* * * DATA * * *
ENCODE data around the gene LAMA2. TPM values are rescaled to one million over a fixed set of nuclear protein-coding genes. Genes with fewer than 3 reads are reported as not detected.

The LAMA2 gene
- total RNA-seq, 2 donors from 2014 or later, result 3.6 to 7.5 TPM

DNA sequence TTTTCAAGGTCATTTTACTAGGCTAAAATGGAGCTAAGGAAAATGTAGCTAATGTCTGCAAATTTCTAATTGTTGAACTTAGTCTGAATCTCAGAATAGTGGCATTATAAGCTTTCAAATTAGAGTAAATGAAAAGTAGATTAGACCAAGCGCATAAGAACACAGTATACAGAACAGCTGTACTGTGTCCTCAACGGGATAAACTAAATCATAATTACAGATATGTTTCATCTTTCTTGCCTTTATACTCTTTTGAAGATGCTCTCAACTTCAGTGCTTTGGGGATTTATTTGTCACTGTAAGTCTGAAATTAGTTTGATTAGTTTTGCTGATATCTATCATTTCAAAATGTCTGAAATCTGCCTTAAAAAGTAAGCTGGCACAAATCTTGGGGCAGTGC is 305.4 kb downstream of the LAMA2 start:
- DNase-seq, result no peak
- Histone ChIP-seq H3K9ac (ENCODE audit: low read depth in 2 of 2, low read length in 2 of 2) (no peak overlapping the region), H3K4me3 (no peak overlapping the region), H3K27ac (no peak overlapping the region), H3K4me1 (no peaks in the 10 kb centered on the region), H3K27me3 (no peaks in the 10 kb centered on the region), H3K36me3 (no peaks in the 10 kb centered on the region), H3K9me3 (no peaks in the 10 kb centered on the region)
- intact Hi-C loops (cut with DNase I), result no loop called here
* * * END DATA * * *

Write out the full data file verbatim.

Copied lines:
ENCODE data around the gene LAMA2. TPM values are rescaled to one million over a fixed set of nuclear protein-coding genes. Genes with fewer than 3 reads are reported as not detected.

The LAMA2 gene
- total RNA-seq, 2 donors from 2014 or later, result 3.6 to 7.5 TPM

DNA sequence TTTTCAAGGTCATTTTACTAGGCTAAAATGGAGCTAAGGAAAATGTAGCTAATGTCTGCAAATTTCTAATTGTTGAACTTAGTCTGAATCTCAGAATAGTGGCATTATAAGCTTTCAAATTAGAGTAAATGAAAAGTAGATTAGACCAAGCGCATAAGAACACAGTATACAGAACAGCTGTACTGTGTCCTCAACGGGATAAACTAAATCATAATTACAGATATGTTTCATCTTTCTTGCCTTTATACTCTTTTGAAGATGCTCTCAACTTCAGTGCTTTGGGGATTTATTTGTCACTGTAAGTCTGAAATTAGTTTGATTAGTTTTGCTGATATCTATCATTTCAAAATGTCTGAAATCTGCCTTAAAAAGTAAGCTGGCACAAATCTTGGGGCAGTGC is 305.4 kb downstream of the LAMA2 start:
- DNase-seq, result no peak
- Histone ChIP-seq H3K9ac (ENCODE audit: low read depth in 2 of 2, low read length in 2 of 2) (no peak overlapping the region), H3K4me3 (no peak overlapping the region), H3K27ac (no peak overlapping the region), H3K4me1 (no peaks in the 10 kb centered on the region), H3K27me3 (no peaks in the 10 kb centered on the region), H3K36me3 (no peaks in the 10 kb centered on the region), H3K9me3 (no peaks in the 10 kb centered on the region)
- intact Hi-C loops (cut with DNase I), result no loop called here